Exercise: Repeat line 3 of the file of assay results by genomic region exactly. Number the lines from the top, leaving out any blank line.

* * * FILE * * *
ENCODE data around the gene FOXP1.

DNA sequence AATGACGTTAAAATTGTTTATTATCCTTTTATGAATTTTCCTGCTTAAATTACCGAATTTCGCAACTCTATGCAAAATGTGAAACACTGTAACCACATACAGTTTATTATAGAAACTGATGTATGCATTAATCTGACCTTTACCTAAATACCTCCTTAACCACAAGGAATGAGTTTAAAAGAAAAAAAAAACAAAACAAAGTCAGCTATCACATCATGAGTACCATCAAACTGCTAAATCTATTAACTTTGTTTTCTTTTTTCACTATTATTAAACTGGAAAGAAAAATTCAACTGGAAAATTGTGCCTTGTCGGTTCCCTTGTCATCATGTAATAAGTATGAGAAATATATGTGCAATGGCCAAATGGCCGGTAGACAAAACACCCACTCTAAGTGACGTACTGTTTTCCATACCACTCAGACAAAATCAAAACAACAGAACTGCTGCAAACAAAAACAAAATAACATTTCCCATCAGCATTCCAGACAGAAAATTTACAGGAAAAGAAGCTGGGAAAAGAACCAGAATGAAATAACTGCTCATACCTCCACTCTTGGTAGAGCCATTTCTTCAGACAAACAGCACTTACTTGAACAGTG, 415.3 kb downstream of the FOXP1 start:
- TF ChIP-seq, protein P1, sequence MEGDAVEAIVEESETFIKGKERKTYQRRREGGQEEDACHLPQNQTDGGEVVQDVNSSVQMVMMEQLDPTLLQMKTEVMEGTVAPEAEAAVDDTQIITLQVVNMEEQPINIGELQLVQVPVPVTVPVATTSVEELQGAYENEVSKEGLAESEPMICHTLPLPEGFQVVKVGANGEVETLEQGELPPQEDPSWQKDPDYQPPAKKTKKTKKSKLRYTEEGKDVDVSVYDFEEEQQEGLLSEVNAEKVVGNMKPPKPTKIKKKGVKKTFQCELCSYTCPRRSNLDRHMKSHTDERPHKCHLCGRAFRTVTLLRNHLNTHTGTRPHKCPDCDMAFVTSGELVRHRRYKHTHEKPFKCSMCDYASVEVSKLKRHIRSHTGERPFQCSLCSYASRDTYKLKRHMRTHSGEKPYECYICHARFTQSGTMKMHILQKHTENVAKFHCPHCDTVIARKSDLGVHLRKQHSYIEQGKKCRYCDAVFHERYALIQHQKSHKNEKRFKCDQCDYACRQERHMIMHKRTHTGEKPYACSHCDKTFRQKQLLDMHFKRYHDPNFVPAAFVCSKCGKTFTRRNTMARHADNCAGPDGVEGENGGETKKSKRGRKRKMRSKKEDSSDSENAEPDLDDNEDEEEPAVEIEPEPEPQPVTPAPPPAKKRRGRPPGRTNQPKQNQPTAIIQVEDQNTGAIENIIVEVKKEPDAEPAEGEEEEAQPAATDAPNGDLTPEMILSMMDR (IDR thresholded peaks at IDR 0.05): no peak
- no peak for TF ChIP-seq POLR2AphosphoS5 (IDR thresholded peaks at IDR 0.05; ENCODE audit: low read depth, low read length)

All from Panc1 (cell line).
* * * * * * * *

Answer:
- TF ChIP-seq, protein P1, sequence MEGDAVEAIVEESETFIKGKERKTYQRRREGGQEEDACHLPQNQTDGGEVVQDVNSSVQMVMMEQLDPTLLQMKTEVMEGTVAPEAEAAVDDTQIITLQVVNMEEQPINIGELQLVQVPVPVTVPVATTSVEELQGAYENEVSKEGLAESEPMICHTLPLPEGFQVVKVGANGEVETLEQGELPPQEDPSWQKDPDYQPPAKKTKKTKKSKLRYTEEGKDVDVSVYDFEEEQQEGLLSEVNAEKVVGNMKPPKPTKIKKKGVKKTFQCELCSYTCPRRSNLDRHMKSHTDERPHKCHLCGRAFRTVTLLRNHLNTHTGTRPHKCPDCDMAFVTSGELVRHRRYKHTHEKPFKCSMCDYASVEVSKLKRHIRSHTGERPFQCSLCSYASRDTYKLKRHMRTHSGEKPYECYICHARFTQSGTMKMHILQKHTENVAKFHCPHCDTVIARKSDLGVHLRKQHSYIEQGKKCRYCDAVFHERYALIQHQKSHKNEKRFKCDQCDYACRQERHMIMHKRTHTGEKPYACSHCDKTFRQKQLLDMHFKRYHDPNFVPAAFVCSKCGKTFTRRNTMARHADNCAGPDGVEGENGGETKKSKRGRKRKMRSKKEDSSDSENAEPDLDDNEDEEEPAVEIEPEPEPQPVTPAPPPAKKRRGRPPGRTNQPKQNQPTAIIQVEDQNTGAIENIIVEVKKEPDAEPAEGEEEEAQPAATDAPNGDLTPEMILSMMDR (IDR thresholded peaks at IDR 0.05): no peak